Justice holds up Verizon’s bid for cable spectrum

The Justice Department is holding up approval of Verizon Wireless’s $3.9 billion bid for spectrum from cable firms because of concerns that a cross-marketing deal between the companies that could thwart competition to provide cable and Internet service, according to people familiar with the review.

Last year, Verizon agreed to bundle its wireless service with the cable, Internet and traditional phone subscriptions offered by Comcast, Time Warner, Bright House Networks and Cox Communications — in what would replace the “triple play” packages popular among consumers.

Justice’s concern is that Verizon, in its eagerness to boost cellular customers, would then play down its FiOS service, which provides high-speed Internet, cable and land-line service and directly competes with traditional cable.

FiOS is available to 14 million U.S. homes, and regulators see it as an important alternative for consumers. If that business declines, many families may be left with just one or two options in many markets, analysts say.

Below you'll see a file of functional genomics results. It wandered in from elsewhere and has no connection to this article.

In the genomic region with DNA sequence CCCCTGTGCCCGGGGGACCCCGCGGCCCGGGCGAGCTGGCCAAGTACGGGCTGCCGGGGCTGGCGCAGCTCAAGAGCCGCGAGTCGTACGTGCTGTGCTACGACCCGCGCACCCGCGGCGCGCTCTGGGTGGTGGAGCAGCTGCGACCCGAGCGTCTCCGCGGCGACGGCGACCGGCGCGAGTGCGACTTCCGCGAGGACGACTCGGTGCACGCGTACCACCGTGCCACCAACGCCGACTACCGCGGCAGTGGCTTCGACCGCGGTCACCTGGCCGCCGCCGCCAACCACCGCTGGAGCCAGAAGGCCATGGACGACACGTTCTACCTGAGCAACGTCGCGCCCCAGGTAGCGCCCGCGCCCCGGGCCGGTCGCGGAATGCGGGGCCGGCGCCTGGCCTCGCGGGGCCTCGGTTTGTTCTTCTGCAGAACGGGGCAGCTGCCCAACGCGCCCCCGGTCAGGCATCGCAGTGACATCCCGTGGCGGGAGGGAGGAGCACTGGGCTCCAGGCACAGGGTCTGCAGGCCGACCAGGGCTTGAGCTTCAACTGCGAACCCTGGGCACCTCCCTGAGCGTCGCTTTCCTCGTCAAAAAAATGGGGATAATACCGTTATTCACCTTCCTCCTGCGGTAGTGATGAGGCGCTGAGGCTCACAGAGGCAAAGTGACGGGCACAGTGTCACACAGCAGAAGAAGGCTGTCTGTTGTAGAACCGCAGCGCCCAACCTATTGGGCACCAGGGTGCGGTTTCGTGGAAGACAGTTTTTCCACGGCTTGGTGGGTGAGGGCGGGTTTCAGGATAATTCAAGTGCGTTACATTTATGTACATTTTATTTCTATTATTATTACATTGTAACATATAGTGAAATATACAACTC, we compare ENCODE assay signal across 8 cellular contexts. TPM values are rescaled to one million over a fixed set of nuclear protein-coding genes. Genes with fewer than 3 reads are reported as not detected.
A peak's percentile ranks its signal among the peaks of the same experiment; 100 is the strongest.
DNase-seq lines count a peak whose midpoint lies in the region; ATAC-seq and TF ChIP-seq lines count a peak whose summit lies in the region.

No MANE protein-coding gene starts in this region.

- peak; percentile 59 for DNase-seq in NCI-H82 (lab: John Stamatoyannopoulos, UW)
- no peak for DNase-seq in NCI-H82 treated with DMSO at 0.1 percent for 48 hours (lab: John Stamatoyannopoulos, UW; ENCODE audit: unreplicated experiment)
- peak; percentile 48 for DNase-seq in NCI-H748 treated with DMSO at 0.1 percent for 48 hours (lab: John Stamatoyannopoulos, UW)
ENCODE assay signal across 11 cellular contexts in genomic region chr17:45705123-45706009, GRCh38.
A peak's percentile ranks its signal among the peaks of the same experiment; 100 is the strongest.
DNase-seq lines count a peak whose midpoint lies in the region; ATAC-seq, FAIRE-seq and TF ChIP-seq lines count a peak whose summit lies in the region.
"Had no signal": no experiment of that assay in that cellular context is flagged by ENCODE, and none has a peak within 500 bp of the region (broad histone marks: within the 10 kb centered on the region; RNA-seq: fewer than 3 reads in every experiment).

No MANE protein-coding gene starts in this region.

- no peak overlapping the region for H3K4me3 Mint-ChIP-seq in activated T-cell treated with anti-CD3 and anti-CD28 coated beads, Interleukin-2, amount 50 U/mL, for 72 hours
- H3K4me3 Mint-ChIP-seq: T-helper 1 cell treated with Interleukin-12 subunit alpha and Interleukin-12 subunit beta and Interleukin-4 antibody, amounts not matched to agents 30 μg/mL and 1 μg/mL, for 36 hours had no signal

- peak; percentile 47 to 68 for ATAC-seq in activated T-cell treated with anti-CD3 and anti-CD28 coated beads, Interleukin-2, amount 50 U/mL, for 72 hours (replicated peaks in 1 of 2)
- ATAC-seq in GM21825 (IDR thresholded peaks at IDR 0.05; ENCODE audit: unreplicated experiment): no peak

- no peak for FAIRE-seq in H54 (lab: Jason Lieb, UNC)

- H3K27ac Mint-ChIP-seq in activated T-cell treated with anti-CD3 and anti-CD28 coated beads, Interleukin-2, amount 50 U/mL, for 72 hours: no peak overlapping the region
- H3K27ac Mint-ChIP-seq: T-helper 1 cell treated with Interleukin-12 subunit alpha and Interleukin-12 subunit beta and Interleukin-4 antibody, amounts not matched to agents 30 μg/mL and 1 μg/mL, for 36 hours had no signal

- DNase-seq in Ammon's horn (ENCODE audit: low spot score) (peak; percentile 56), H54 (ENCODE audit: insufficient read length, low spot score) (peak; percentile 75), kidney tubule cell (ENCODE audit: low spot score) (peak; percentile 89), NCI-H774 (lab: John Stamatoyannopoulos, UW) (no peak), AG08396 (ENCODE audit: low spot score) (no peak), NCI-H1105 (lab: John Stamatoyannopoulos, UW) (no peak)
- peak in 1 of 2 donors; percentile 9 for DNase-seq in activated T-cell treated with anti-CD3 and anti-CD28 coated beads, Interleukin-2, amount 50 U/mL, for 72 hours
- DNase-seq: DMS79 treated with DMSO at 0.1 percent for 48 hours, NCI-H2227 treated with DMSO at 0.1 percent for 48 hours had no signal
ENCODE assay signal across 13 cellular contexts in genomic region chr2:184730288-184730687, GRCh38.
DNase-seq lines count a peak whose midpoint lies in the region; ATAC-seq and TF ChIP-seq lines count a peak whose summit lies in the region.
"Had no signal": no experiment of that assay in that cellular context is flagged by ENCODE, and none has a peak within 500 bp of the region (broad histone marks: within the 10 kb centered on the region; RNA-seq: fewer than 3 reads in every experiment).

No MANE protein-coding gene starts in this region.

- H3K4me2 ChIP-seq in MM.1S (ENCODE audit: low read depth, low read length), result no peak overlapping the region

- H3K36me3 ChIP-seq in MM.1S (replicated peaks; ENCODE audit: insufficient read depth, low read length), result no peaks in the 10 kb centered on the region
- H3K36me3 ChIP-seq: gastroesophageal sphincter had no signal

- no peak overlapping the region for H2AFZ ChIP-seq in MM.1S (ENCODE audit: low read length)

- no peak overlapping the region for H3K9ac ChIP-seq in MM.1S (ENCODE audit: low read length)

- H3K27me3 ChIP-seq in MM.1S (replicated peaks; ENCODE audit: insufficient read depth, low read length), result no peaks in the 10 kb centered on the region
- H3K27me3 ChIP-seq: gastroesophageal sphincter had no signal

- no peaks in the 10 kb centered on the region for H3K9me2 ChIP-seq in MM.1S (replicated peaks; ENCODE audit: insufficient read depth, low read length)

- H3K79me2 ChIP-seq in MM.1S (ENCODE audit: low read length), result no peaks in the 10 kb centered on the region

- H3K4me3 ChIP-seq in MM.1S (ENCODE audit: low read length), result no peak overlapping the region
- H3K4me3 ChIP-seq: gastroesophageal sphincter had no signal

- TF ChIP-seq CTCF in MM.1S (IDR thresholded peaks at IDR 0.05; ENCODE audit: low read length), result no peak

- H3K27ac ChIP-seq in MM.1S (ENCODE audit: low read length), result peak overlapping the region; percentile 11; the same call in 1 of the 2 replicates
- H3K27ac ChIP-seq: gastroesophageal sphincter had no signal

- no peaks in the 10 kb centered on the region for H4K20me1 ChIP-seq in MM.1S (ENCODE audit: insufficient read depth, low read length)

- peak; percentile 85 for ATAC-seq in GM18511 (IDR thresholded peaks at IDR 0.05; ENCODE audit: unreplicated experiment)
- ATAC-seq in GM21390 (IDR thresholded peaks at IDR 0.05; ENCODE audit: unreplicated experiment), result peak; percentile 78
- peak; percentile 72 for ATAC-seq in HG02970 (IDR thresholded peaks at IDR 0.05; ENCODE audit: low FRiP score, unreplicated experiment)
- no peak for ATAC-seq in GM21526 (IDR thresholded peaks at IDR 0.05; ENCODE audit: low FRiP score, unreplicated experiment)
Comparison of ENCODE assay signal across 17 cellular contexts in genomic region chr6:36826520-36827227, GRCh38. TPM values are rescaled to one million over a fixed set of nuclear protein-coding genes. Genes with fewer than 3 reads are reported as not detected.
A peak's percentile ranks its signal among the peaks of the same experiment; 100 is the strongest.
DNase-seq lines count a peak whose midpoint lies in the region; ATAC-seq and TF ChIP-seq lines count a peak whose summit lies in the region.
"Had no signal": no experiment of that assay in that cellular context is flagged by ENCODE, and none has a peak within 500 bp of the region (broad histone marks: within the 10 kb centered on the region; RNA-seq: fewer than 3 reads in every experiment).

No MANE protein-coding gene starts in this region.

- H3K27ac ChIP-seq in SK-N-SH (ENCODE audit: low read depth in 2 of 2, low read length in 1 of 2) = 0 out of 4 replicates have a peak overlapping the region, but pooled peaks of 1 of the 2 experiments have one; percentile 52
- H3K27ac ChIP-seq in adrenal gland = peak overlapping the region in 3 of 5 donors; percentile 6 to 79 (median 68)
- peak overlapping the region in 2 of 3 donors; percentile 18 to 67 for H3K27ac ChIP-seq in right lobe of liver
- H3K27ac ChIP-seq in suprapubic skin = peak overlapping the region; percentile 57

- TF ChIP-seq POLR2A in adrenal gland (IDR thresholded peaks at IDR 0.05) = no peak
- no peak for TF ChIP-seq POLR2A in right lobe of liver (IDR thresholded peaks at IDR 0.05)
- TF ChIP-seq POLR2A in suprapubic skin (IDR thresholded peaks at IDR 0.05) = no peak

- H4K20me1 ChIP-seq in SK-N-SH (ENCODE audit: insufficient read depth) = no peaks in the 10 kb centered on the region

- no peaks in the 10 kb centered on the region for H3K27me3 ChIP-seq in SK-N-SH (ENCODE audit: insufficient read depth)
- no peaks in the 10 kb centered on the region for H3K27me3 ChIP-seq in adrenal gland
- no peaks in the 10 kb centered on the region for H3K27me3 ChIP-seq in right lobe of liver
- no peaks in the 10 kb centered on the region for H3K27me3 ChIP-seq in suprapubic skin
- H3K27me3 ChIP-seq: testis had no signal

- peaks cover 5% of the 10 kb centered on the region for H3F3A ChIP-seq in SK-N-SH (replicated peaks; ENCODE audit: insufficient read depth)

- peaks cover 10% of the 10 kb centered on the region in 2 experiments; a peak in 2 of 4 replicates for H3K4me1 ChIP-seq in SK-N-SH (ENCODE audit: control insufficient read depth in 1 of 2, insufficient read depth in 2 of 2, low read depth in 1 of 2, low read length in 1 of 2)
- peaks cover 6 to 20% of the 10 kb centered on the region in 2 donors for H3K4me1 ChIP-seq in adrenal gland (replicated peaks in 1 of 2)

Justice may force concessions by Verizon and the cable firms on the marketing portion of their agreement, analysts say.

That raised some concern by Justice officials who fear the increased coziness of Verizon, the nation’s biggest wireless firm, with its former rivals in traditional cable. Some observers wonder if the alliance could edge out firms who provide cellular service or who are trying to make forays into providing Web-based television such as Apple, Google and Netflix.

Verizon Wireless and cable firms won favor from the Federal Communications Commission for the spectrum purchase after agreeing to sell off a swath of airwaves to T-Mobile USA, the nation’s fourth largest wireless carrier, according to people familiar with the review. But the FCC is closely coordinating with Justice and supports any decision it may make on the marketing portion of the deal, according to a person close to the review, who spoke on condition of anonymity because the matter is not closed.

The FCC has an informal target of mid-August to finish its review.

“We believe we have made a persuasive case as to why these deals should be approved, and that the sale and agreements are in the public and consumers’ interests. We expect approval later this summer,” said Verizon spokesman Ed McFadden.

Verizon Communications and Britain’s Vodafone jointly own Verizon Wireless.

Cecilia Kang is a staff writer covering the business of media and entertainment.
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